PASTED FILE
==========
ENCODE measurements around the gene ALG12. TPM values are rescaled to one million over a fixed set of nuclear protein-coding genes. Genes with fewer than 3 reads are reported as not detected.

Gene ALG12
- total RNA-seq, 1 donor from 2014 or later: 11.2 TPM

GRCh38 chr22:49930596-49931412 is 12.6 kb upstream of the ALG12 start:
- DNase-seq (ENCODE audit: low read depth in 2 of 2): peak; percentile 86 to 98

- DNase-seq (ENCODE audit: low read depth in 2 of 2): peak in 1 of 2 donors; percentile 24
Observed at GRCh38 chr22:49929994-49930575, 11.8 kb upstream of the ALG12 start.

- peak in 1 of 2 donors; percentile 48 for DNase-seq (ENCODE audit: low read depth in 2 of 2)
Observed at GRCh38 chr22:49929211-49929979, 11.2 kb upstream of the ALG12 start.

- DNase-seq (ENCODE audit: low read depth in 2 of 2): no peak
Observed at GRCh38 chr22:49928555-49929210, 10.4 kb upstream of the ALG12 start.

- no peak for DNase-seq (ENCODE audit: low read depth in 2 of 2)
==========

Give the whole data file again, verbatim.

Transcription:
ENCODE measurements around the gene ALG12. TPM values are rescaled to one million over a fixed set of nuclear protein-coding genes. Genes with fewer than 3 reads are reported as not detected.

Gene ALG12
- total RNA-seq, 1 donor from 2014 or later: 11.2 TPM

GRCh38 chr22:49930596-49931412 is 12.6 kb upstream of the ALG12 start:
- DNase-seq (ENCODE audit: low read depth in 2 of 2): peak; percentile 86 to 98

- DNase-seq (ENCODE audit: low read depth in 2 of 2): peak in 1 of 2 donors; percentile 24
Observed at GRCh38 chr22:49929994-49930575, 11.8 kb upstream of the ALG12 start.

- peak in 1 of 2 donors; percentile 48 for DNase-seq (ENCODE audit: low read depth in 2 of 2)
Observed at GRCh38 chr22:49929211-49929979, 11.2 kb upstream of the ALG12 start.

- DNase-seq (ENCODE audit: low read depth in 2 of 2): no peak
Observed at GRCh38 chr22:49928555-49929210, 10.4 kb upstream of the ALG12 start.

- no peak for DNase-seq (ENCODE audit: low read depth in 2 of 2)